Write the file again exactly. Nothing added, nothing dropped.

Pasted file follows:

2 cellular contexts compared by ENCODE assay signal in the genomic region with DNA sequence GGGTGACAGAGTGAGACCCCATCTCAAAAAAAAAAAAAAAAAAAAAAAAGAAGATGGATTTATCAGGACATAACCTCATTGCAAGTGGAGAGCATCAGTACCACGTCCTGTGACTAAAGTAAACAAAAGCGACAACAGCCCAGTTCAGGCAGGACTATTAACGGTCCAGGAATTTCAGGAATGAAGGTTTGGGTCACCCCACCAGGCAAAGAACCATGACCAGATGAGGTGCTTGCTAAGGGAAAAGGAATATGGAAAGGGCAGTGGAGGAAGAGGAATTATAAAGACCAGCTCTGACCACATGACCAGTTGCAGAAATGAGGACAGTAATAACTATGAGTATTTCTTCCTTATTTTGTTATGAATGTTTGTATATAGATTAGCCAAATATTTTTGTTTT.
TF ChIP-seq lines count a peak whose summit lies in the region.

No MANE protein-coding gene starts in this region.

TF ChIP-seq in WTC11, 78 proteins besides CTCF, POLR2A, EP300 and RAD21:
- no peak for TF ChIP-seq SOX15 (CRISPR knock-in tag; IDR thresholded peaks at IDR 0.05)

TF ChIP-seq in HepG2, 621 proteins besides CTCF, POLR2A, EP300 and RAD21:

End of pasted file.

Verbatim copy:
2 cellular contexts compared by ENCODE assay signal in the genomic region with DNA sequence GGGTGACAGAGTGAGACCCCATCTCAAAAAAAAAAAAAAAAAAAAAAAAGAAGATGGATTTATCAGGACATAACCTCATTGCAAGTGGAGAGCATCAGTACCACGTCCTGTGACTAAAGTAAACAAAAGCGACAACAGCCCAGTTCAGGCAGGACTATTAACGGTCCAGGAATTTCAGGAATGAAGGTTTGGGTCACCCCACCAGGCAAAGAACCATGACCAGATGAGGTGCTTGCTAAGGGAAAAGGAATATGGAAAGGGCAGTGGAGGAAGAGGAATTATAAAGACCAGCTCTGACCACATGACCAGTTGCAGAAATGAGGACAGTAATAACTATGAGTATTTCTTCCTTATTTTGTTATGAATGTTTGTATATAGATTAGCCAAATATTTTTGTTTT.
TF ChIP-seq lines count a peak whose summit lies in the region.

No MANE protein-coding gene starts in this region.

TF ChIP-seq in WTC11, 78 proteins besides CTCF, POLR2A, EP300 and RAD21:
- no peak for TF ChIP-seq SOX15 (CRISPR knock-in tag; IDR thresholded peaks at IDR 0.05)

TF ChIP-seq in HepG2, 621 proteins besides CTCF, POLR2A, EP300 and RAD21: